The Disabled Poor* Need a Healthier Community to Return to in the Aftermath of Hurricane Katrina
|James H. Rimmer, Ph.D., Director|
What will always stand out in my mind are the images of the disabled poor fighting to stay alive under the most extreme conditions. Many were malnourished and deconditioned, barely able to move; others were severely overweight, having to fight for every breath of air in choking 90-degree temperatures. Emotional and physical stress, issues with weight, frailty, lack of strength and stamina, and fear of water had a substantial effect on determining who survived and who did not.
Stronger levees won't address the devaluation of human life among the disabled poor. They need a way to empower themselves so that they can retain or restore a sense of dignity and self-worth; a way to improve their health and function so that they can deal with large crises such as the one we have just witnessed, as well as the smaller crises associated with the physical and emotional hardships of living in poverty.
It may sound somewhat shallow and naive to be advocating for health promotion for the disabled poor at a time when everyone is focusing on better evacuation systems. However, when you step back for a moment and consider that many of the people who did not make it out alive were likely to be the disabled poor, many of whom were elderly, you have to wonder how many more people could have been saved had they had certain survival skills to deal with these critical situations. A small amount of strength and endurance, proper breathing techniques such as diaphragmatic and pursed lip breathing, knowledge of how to avoid dehydration, and having less fear of water could have meant the difference between life and death.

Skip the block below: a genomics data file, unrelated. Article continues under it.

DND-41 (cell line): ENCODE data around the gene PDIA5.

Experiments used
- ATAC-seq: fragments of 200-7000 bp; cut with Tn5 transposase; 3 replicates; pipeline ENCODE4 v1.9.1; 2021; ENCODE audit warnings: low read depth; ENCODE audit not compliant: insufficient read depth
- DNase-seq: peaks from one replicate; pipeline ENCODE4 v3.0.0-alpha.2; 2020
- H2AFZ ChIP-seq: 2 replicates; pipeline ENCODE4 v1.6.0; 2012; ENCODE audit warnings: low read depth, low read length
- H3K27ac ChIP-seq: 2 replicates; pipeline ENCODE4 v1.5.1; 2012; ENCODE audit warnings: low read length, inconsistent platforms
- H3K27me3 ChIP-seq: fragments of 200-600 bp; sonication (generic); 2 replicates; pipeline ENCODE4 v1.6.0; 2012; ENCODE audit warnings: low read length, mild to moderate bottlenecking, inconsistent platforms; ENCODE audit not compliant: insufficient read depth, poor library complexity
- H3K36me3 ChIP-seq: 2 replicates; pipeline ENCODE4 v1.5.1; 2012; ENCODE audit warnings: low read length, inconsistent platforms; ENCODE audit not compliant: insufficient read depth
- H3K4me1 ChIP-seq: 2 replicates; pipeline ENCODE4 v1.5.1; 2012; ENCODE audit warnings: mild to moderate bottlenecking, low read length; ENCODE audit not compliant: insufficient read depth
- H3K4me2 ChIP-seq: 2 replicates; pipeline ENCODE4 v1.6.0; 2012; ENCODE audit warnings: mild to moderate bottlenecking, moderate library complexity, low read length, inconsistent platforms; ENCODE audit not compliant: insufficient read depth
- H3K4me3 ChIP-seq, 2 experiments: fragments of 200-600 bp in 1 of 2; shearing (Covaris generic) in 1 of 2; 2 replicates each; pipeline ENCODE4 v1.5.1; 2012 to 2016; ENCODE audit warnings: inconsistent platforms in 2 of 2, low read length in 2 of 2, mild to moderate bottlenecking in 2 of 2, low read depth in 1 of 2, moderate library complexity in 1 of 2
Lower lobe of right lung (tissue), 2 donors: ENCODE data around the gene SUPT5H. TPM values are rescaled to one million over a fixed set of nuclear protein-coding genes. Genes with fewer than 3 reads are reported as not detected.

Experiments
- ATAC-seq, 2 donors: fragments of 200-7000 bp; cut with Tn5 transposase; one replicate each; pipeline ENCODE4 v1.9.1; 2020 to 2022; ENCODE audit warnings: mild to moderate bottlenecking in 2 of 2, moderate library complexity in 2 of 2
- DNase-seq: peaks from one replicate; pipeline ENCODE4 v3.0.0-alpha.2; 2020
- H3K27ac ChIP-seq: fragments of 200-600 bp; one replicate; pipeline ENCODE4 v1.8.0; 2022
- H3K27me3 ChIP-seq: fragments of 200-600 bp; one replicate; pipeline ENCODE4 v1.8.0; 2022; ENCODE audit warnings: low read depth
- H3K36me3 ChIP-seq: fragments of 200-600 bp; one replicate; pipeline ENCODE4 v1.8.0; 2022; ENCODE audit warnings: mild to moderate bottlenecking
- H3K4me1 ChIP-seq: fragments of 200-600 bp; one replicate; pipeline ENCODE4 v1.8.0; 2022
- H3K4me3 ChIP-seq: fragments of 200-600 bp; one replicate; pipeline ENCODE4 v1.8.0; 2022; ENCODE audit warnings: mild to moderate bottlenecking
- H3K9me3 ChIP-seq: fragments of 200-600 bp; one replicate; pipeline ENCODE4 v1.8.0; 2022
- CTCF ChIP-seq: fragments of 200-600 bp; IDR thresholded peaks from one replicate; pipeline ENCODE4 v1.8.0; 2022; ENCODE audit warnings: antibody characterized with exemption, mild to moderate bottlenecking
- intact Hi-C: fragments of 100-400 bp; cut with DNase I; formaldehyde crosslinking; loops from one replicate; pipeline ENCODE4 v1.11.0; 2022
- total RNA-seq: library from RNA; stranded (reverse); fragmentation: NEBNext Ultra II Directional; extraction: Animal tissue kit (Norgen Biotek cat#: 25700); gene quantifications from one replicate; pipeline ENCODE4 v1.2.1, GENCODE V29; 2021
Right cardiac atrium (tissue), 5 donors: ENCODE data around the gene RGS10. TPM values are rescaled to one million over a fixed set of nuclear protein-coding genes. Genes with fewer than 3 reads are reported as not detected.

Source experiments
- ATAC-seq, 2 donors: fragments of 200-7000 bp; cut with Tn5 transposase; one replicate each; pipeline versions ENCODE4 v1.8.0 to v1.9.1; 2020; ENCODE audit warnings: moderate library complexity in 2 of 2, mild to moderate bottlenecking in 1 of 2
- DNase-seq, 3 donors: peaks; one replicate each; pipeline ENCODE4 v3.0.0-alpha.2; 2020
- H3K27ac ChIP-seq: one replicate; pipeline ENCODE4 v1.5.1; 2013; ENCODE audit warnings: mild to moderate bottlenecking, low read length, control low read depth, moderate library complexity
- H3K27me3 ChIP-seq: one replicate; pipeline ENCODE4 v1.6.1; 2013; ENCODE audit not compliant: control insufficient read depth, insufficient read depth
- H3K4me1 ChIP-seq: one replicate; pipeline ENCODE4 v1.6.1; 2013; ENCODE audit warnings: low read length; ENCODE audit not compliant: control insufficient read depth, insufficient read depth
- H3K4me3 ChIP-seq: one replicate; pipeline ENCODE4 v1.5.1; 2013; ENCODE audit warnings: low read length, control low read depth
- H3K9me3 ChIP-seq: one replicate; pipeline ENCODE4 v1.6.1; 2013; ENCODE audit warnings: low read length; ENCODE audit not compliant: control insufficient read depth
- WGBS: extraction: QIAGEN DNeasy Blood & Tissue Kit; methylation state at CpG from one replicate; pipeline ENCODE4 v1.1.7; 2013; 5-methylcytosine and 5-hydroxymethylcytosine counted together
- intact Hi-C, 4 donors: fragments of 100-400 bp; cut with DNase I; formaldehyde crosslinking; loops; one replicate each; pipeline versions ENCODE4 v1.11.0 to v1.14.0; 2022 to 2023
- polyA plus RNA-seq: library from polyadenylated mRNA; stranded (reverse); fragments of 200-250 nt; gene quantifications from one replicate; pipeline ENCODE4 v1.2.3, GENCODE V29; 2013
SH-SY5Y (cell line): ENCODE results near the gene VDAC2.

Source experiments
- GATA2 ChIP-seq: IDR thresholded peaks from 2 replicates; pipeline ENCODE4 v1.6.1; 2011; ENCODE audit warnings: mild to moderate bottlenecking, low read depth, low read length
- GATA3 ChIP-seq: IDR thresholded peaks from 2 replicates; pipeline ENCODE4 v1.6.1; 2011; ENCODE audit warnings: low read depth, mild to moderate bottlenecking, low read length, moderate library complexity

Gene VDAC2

Fitness and health are traits that everyone can improve regardless of their age or disability. During times of emergency, this would mean being able to climb, pull or lift oneself up a few steps; wade or walk in shallow or waist-deep water; crawl or slide within earshot of a rescue team; hold onto the shoulders of a loved one; or evacuate a burning building. If given the right resources and opportunities, the disabled poor could improve their health and fitness quite substantially.
Stronger levees will not hold back the flood of illness and despair that many of the disabled poor must endure every day of their lives. When the flood waters recede, what you won't see under the rubble are the farmer's markets, food co-ops, fitness centers, outdoor parks, bike lanes, accessible buses and vans, and other nice features that those living in more affluent communities take for granted. Amidst all the talk about rebuilding New Orleans and the $150 billion price tag that goes with it, we must not lose sight of the fact that rebuilding a community must include the people living in it, many of whom are disabled and poor. This is the right time for our federal government to begin directing resources at restoring an environment that will be much more disability friendly and health-oriented than what was present before the storm. Instead of the typical 24-hour gas/grocery stores that are devoid of healthy food choices, provide economic incentives to encourage stores like Wild Oats and Whole Foods to move into the community and provide discounts for the poor so that they can afford to shop in these stores. Hold accessible tai chi classes in outdoor parks, hip hop classes for children in neighborhood streets, work-site yoga and relaxation classes, walking/wheeling clubs, and peer buddy health partnerships. Install proper curb cuts, wider sidewalks, bike lanes, good lighting, lots of greenery, and a local health council that does not allow every street corner to be overrun with fast food restaurants and 24-hour gas stations. Develop community centers that teach people proper etiquette, methods of dealing with stress, and how to stay resilient. Instead of constructing more housing projects, provide people with a humane place to live where they can grow their own gardens. Surely this is the 'perfect storm' to make the not-so-talked-about side of town an example for the rest of the nation's poverty-stricken communities.
* Note: The director chose not to use people-first terminology in this month's column to reflect a sense of urgency regarding the needs of individuals with disabilities living in poverty. The phrase 'disabled poor' reflects a severely underserved population that needs immediate attention from public policy makes in terms of improved living environments (disability-friendly) and greater attention to health promotion.